This section needs to be updated.(November 2017)
Latest performance figures released by NR (Network Rail) for this period (period 7 of 2013/2014) report a PPM (Public Performance Measure) of 89.2% and a Moving Annual Average (MAA) up to 12 October 2013 of 87.4%. In early 2017 the paralympian Anne Wafula Strike complained that the company's failure to provide a working disabled accessible toilet had forced her to wet herself on a CrossCountry train.
CrossCountry services are operated using diesel trains only, since none of the routes it operates are fully electrified.
CrossCountry inherited 34 four-carriage Class 220 Voyagers and 40 five-carriage and 4 four-carriage Class 221 Super Voyagers from Virgin CrossCountry as well as 11 two-carriage and 18 three-carriage Class 170 Turbostars from Central Trains.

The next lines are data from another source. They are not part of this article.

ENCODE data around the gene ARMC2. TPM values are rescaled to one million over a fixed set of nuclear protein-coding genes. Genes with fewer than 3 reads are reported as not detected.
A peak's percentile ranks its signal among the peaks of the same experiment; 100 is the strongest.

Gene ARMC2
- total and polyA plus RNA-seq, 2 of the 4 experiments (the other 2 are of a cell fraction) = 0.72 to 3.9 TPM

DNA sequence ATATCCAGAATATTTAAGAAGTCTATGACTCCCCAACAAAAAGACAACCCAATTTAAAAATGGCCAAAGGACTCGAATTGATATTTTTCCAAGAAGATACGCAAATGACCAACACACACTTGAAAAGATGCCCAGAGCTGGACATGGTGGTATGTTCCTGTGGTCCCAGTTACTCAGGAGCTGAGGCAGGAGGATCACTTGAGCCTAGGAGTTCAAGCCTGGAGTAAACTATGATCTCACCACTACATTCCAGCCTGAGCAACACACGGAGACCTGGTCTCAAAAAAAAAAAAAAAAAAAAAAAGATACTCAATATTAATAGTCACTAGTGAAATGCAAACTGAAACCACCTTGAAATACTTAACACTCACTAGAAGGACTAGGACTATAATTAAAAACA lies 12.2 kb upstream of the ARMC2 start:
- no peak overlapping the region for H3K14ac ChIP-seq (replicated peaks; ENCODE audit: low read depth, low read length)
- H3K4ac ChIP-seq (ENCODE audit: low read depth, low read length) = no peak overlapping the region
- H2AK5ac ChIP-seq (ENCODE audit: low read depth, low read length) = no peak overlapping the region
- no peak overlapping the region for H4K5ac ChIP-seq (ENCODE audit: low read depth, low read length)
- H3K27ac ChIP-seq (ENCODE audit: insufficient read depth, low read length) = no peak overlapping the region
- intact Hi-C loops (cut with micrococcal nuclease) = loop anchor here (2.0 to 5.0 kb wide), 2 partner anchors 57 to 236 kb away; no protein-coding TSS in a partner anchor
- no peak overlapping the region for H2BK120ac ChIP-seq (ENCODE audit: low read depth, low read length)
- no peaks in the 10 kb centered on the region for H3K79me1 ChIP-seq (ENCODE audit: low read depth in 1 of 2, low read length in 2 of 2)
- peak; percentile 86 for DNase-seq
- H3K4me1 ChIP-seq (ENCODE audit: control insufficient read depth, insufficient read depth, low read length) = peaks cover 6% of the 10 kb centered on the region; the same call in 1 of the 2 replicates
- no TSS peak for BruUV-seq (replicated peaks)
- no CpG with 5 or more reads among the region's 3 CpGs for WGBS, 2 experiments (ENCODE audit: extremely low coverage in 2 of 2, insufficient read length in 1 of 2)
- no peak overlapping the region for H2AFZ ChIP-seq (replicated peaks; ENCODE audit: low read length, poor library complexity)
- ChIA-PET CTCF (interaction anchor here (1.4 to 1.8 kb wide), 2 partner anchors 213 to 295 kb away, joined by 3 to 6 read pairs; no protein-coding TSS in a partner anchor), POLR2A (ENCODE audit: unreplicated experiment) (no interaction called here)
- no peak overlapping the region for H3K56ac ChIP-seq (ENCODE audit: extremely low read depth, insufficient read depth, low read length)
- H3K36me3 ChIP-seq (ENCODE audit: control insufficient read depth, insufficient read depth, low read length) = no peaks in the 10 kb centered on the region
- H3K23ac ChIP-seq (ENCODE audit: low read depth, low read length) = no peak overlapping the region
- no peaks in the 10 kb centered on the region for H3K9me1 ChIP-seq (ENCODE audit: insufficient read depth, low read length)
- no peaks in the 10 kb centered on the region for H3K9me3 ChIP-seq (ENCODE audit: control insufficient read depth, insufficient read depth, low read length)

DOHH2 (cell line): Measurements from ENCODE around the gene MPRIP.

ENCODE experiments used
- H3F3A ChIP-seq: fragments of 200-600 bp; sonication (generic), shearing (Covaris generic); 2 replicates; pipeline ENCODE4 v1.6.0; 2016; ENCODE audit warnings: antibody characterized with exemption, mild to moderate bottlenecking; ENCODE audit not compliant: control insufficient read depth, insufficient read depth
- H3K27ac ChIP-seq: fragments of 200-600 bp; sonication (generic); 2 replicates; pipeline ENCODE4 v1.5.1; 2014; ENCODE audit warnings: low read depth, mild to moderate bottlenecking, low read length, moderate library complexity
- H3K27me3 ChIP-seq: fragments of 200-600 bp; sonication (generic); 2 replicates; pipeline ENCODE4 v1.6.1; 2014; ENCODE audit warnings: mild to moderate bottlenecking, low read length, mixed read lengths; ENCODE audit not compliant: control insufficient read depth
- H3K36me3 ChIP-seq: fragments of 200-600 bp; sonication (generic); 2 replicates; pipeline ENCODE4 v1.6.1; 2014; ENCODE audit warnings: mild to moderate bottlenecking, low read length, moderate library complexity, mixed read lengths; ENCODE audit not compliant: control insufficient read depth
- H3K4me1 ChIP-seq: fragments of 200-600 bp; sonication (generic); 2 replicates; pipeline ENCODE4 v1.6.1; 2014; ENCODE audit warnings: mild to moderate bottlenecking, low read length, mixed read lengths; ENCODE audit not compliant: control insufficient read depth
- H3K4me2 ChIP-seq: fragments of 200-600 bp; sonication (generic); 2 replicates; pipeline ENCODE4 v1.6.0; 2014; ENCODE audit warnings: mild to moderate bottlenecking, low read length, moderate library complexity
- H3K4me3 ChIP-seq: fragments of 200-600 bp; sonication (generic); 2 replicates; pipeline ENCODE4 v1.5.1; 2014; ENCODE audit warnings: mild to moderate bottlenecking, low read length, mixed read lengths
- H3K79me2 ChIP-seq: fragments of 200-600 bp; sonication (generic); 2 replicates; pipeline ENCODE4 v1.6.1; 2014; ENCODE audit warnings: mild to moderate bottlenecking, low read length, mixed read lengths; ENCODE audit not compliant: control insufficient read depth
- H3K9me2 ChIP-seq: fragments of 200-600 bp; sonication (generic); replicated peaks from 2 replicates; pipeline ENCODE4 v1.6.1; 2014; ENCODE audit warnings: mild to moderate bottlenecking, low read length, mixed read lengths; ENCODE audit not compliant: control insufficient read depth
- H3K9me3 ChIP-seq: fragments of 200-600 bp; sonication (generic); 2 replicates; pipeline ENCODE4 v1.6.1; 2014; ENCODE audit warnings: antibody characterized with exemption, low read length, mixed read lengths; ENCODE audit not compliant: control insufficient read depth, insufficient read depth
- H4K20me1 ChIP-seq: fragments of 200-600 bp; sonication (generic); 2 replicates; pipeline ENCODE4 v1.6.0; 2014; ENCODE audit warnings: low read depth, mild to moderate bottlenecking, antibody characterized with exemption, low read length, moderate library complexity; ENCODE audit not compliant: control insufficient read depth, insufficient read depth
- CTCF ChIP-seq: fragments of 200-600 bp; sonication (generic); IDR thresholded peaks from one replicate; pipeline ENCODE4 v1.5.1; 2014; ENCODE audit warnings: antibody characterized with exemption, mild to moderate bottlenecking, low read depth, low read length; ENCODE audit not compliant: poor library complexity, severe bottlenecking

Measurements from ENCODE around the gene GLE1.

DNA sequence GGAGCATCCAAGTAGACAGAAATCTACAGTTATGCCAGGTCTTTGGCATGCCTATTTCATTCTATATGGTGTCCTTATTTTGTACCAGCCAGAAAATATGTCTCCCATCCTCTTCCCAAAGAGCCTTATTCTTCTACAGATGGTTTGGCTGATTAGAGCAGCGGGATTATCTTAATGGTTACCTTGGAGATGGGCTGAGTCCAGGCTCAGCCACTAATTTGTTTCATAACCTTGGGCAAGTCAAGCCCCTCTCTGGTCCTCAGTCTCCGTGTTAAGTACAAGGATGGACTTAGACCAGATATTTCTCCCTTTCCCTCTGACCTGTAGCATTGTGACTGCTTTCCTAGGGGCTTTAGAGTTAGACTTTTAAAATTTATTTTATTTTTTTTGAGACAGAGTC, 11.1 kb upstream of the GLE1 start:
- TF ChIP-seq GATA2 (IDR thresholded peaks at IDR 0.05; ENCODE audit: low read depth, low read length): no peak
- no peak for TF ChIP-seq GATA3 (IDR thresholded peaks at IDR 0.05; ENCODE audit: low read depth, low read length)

A franchise commitment was the acquisition of ten Class 43 Power Cars and forty Mark 3 carriages. Midland Mainline had six Class 43 Power Cars and fourteen Mark 3 carriages that were off lease from November 2007 that were leased. The remaining four Class 43 Power Cars were ex Virgin CrossCountry examples in varying states of decay. while the carriages were five ex Virgin CrossCountry Mark 3 carriages and twenty-one ex Virgin West Coast loco hauled Mark 3B carriages. Most had been in store at Long Marston for a few years.
After driver training the ex Midland Mainline sets returned to service in May 2008 on Glasgow and Edinburgh to Plymouth diagrams while the other Class 43 Power Cars were overhauled at Brush Traction including repowering with MTU 16V4000R41 engines and the Mark 3 carriages overhauled at Wabtec, Doncaster to a similar specification as GNER's Mallard refurbishments. Once these were completed the ex Midland Mainline examples were also overhauled.
To operate services to Paignton and Newquay on Summer Saturdays two High Speed Trains were hired from National Express East Coast in 2008. High Speed Trains were hired from East Coast and East Midlands Trains on a number of occasions to operate services from Edinburgh Waverley to Plymouth when HSTs or Voyagers were unavailable